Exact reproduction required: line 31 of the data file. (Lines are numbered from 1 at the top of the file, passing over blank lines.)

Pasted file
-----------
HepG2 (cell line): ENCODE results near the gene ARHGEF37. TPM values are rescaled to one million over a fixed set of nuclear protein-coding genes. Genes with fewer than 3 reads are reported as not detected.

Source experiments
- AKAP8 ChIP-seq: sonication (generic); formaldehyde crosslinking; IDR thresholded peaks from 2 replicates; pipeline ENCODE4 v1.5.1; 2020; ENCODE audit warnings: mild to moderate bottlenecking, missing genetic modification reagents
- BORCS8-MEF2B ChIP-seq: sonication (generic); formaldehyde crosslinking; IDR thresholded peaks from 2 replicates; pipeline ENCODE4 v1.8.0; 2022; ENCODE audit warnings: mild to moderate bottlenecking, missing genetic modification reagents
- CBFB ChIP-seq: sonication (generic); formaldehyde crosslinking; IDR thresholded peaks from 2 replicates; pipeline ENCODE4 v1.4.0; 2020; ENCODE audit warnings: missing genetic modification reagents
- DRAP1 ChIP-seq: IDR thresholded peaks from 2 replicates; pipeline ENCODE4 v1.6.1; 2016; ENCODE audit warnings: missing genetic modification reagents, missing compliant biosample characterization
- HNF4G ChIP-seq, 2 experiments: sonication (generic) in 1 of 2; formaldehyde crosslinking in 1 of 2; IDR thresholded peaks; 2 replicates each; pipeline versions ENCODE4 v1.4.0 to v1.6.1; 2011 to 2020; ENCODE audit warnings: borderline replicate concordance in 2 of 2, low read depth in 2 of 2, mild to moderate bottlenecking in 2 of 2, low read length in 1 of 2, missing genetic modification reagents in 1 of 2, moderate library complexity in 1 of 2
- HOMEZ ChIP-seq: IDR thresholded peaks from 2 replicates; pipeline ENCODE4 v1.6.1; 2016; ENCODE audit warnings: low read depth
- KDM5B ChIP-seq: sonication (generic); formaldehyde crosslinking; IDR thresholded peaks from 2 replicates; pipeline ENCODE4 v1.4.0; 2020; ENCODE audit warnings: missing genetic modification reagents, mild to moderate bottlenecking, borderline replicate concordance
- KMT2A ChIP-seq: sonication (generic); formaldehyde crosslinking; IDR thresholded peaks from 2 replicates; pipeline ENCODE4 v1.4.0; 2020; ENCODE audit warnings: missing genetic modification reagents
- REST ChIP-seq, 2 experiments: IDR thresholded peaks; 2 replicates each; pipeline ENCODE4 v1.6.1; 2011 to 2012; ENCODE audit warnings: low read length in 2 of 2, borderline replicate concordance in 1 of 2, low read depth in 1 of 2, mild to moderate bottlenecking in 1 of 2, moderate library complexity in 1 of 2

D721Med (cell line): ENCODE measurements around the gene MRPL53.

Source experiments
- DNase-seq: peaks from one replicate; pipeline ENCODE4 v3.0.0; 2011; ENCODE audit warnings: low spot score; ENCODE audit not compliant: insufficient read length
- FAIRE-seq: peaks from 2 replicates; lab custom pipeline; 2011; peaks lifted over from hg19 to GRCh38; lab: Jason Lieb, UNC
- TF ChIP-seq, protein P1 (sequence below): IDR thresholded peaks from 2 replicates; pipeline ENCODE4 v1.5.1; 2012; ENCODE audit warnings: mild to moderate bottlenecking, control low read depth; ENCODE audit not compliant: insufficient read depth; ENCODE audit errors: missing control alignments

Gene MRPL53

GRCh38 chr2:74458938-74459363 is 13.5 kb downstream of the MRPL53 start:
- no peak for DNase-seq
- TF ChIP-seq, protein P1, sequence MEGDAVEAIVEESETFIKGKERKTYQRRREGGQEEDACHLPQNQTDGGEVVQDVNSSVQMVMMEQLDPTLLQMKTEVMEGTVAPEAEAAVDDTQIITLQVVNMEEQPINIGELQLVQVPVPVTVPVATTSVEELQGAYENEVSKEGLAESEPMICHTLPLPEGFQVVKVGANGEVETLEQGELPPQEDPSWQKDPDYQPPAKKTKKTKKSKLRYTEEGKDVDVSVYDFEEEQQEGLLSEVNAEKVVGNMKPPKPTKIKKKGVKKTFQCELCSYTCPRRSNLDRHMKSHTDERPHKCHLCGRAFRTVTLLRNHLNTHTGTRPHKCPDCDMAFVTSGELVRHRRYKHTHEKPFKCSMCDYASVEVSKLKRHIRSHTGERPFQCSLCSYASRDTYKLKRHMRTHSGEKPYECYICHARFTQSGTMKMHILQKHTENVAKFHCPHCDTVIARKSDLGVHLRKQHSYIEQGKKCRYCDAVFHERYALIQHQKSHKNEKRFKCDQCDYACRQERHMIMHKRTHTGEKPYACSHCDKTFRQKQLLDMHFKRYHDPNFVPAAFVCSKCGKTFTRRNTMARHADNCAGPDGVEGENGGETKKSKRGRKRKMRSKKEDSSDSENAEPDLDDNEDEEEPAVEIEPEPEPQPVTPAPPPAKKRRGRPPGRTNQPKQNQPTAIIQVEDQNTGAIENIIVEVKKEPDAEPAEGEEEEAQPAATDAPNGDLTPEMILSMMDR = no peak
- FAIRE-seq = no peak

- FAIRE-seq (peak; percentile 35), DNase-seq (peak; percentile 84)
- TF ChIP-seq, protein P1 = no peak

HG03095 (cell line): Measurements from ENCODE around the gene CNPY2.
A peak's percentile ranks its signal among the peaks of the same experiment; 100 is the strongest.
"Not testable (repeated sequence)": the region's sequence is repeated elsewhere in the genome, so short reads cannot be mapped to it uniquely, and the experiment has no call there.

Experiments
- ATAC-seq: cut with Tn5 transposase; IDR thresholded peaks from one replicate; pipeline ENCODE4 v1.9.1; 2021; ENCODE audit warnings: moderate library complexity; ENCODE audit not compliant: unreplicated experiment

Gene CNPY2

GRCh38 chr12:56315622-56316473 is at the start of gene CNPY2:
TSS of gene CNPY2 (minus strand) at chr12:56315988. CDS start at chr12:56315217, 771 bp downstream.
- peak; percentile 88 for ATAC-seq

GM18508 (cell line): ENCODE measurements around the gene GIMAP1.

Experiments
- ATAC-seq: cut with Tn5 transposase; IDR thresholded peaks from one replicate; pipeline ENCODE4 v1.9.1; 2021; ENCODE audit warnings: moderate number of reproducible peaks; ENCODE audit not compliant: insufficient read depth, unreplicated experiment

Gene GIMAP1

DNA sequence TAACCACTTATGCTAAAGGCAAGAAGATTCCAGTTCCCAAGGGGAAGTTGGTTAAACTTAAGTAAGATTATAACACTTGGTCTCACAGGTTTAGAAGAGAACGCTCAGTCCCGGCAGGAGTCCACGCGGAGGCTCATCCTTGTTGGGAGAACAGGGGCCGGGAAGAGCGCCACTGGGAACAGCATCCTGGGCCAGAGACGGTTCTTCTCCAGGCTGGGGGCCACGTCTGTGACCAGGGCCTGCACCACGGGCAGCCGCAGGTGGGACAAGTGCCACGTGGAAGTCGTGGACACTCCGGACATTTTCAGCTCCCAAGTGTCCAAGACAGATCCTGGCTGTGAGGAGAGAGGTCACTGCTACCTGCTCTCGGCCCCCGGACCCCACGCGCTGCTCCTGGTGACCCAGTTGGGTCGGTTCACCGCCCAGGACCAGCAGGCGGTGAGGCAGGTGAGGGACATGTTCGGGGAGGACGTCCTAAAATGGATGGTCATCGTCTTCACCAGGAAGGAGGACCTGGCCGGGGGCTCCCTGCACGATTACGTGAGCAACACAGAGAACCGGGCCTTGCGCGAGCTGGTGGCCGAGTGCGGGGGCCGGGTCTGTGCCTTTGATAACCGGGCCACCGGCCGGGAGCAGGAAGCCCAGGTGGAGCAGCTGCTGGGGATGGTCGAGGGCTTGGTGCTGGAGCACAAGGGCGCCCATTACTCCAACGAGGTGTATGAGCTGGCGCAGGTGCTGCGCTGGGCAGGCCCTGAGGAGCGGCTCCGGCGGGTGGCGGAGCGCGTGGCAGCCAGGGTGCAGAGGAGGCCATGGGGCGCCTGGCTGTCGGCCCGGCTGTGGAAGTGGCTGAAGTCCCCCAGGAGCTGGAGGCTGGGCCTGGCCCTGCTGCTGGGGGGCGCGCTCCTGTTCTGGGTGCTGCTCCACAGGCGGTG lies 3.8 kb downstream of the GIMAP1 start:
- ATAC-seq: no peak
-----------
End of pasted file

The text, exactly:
TSS of gene CNPY2 (minus strand) at chr12:56315988. CDS start at chr12:56315217, 771 bp downstream.